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How can you prove an at-fault driver was speeding?
Despite traffic laws and thousands of tickets written by law enforcement every month, speeding is still a serious problem on SC’s roadways, and it is still a leading cause of auto accidents.
If you were struck by a reckless driver who was speeding, if you were not at fault in the accident, and if their speeding was a proximate cause of the crash, they are liable for any injuries and damage they caused in the crash. But first, you have to prove your case…
There are several ways that your plaintiff’s attorney can prove that the other driver is liable, and your attorney on the Axelrod team will help you to gather the evidence that you will need to prove the other driver was speeding and that their negligence caused the car wreck.
If you can prove that the other driver was speeding, that is negligence per se. Depending on the facts of your case and whether you were committing any traffic violations at the time of the accident, that might be all you need to establish liability.
Negligence per-se is when a driver violates a traffic law or other criminal statute when that traffic law or criminal statute is designed to protect the public (and the plaintiff) against the type of accident or harm caused by the driver’s conduct.
For example, it may be negligence per se if a driver:
Negligence per-se alone is not enough to establish liability – you must also prove that the speeding (or other traffic violation) was the proximate cause of the accident and your injuries.
There are three elements that must be proven in a lawsuit based on negligence:
Although in many cases this will be easy to demonstrate, you must also prove that the speeding proximately caused the accident and the damage that resulted from the accident.
There are many ways that we can prove the at-fault driver was speeding in your case, including through eyewitness testimony, your own testimony, the testimony of the other driver, the testimony of the responding officer, the officer’s incident report and any tickets that were written, dashcams, GPS data, photographs or video of damage to the vehicles, and accident reconstruction by expert witnesses.
Although most eyewitnesses will not be able to say the exact speed that a car was going, they can testify as to their observations. If the other car “came flying around the corner like a bat out of Hell,” for example, that’s a good indication they were probably exceeding the speed limit.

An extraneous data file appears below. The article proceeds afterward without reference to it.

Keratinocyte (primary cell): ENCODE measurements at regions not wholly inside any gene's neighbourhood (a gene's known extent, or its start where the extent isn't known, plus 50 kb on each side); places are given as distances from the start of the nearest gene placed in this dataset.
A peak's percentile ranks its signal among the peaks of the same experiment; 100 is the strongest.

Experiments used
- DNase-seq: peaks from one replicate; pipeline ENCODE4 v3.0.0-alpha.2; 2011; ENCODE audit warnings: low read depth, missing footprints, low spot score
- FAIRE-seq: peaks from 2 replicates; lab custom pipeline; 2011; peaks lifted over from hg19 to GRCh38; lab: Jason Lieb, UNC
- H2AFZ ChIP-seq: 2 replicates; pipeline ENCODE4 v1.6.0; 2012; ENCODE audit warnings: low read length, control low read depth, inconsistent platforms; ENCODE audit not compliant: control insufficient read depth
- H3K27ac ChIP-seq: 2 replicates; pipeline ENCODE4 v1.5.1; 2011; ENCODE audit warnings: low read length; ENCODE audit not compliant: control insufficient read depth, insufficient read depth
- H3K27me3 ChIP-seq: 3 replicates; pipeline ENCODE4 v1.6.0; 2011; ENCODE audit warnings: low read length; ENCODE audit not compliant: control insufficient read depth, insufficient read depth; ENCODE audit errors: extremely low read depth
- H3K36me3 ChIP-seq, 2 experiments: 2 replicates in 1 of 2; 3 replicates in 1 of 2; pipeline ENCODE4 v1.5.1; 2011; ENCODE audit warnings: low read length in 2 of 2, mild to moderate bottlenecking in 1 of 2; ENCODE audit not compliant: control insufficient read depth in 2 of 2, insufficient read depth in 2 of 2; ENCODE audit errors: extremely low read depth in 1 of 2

If the speed limit was 35 in a residential neighborhood, or if the defendant was traveling at excessively high speeds like 90-100 on the interstate, eyewitness testimony should be able to establish that they were exceeding the speed limit even if they cannot pin down the exact speed of the defendant’s vehicle.
Your testimony as to what you saw just before the crash may be critical, and the defendant’s testimony (or cross-examination) may also be critical.
Although incident reports are not usually admissible in an auto accident trial, the officer’s testimony as to what they wrote in the report will be admissible.
At the accident scene, the responding officer will usually attempt to establish who was at fault in the accident and will make notes in their report as to whether either driver was exceeding the speed limit or violating other traffic laws at the time of the accident.
If the responding officer writes a traffic ticket for speeding, and the other driver pays the fine (pleads guilty to speeding) before your accident case gets to trial, that conviction for speeding will most likely be admissible in your auto accident trial and the defendant will no longer be able to deny that were speeding when the accident happened.
There is a variety of types of technology that may be used as evidence that the at-fault driver was speeding. For example:
Your attorney on the Axelrod team has access to a wide range of experts who assist us in gathering, interpreting, and presenting evidence on behalf of our clients, including accident reconstructionists.
In appropriate cases, an accident reconstructionist can help us to identify and preserve evidence to show how an accident happened and whether the other driver was speeding at the time of the accident. Examples include:
Your auto accident lawyer on the Axelrod team will help you to gather the evidence that you need to prove the at-fault driver’s liability, including evidence of speeding or other traffic violations that could constitute per-se negligence.
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